Saturday, September 25, 2010

Donegal Castle, Beautiful Castle in Ireland

Donegal Castle (Irish: Caisleán Dhún na nGall) or O’Donnell’s Castle (Caisleán Uí Domhnaill) is a castle situated in the centre of Donegal town, County Donegal in the northwest of Ireland. For most of the last two centuries, the majority of the buildings were in ruins but the castle was almost fully restored in the late 1990s.

The castle consists of a 15th century rectangular keep with a later Jacobean style wing. The complex is sited on a bend in the Eske River, near the mouth of Donegal bay, and is surrounded by a 17th boundary wall. There is a small gatehouse at its entrance mirroring the design of the keep. Most of the stone work was constructed from locally sourced limestone with some sandstone. The castle was the stronghold of the O'Donnell clan, Lords of Tír Conaill and one of the most powerful Gaelic families in Ireland from the 5th to the 16th centuries.

Recognizing Castles tend to be near the center of the old town we drove past urbanized Donegal and headed straight for the city's main square. We figured we would see signs pointing us to Castle parking as we approached the town center; we did not. Donegal’s old town isn't that big so after driving back & forth a few times we decided it was time to park and ask directions. Pulling in to the harbor parking we noticed Donegal's tourist office near the entrance.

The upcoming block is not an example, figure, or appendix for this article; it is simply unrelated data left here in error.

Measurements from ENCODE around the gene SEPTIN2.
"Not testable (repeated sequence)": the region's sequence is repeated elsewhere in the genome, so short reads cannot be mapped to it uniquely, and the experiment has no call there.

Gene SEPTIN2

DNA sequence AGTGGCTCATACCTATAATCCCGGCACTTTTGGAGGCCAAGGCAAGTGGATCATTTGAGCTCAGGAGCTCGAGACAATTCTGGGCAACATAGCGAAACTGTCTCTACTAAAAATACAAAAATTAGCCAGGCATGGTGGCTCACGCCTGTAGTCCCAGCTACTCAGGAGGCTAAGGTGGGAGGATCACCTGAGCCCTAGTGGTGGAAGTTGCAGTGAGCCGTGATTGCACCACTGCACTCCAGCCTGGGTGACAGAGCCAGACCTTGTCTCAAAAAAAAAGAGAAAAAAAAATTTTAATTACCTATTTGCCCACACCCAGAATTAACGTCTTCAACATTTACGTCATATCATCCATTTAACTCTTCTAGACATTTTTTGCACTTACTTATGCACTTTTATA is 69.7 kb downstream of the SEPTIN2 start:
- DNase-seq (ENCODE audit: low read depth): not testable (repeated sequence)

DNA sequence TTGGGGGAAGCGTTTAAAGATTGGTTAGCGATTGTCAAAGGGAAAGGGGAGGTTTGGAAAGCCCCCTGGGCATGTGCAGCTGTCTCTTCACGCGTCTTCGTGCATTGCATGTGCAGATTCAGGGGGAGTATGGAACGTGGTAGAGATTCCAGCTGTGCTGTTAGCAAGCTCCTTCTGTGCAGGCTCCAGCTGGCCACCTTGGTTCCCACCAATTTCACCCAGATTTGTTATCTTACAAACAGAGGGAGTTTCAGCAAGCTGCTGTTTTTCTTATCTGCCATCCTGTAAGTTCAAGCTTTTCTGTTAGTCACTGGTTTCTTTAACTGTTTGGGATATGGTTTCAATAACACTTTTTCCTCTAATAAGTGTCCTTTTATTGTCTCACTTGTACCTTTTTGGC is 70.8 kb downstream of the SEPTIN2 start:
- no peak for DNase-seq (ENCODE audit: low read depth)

The first Tower Castle, constructed by Red Hugh O'Donnell, was built in the 1400's AD. During the 9-year war, the O'Donnell's were forced to abandon the Castle at Donegal. Before leaving, they did their best to make the Castle as unusable to the English as possible, destroying as much as the castle as they could. After the Irish defeat, Sir Basil Brooke took charge of Donegal for the English and on the remains of the castle added an additional floor. He also added an attached wing to the castle, which was architecturally, similar to the manor homes of England.

Recently the Office of Public Works has renovated the castle. The keep has had new roofing and flooring added, in keeping with the original styles and techniques used in the 15th and 17th centuries. The stonework has been restored and the manor wing has been partially roofed. The oak timbers used came from the Brookeborough Estate in County Fermanagh. The castle is now open to the public and often hosts events such as Gaelic cultural evenings.

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